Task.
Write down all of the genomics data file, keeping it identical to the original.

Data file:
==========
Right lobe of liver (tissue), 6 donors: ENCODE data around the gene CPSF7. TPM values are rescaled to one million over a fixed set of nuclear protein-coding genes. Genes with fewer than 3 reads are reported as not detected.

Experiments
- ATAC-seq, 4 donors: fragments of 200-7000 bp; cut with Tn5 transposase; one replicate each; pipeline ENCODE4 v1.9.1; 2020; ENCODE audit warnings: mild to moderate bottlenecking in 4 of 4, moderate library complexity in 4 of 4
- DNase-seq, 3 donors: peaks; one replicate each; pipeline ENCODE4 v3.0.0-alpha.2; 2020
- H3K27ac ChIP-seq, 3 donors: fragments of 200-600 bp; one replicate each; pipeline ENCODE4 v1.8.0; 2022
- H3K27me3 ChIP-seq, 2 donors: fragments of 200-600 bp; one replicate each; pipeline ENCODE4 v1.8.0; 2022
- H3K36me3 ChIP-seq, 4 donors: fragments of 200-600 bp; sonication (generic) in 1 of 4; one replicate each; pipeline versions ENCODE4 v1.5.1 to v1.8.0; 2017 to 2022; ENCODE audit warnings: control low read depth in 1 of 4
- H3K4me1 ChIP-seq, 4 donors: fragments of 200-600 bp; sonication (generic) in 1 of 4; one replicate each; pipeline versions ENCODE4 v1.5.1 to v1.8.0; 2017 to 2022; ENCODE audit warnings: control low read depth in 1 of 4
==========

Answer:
Right lobe of liver (tissue), 6 donors: ENCODE data around the gene CPSF7. TPM values are rescaled to one million over a fixed set of nuclear protein-coding genes. Genes with fewer than 3 reads are reported as not detected.

Experiments
- ATAC-seq, 4 donors: fragments of 200-7000 bp; cut with Tn5 transposase; one replicate each; pipeline ENCODE4 v1.9.1; 2020; ENCODE audit warnings: mild to moderate bottlenecking in 4 of 4, moderate library complexity in 4 of 4
- DNase-seq, 3 donors: peaks; one replicate each; pipeline ENCODE4 v3.0.0-alpha.2; 2020
- H3K27ac ChIP-seq, 3 donors: fragments of 200-600 bp; one replicate each; pipeline ENCODE4 v1.8.0; 2022
- H3K27me3 ChIP-seq, 2 donors: fragments of 200-600 bp; one replicate each; pipeline ENCODE4 v1.8.0; 2022
- H3K36me3 ChIP-seq, 4 donors: fragments of 200-600 bp; sonication (generic) in 1 of 4; one replicate each; pipeline versions ENCODE4 v1.5.1 to v1.8.0; 2017 to 2022; ENCODE audit warnings: control low read depth in 1 of 4
- H3K4me1 ChIP-seq, 4 donors: fragments of 200-600 bp; sonication (generic) in 1 of 4; one replicate each; pipeline versions ENCODE4 v1.5.1 to v1.8.0; 2017 to 2022; ENCODE audit warnings: control low read depth in 1 of 4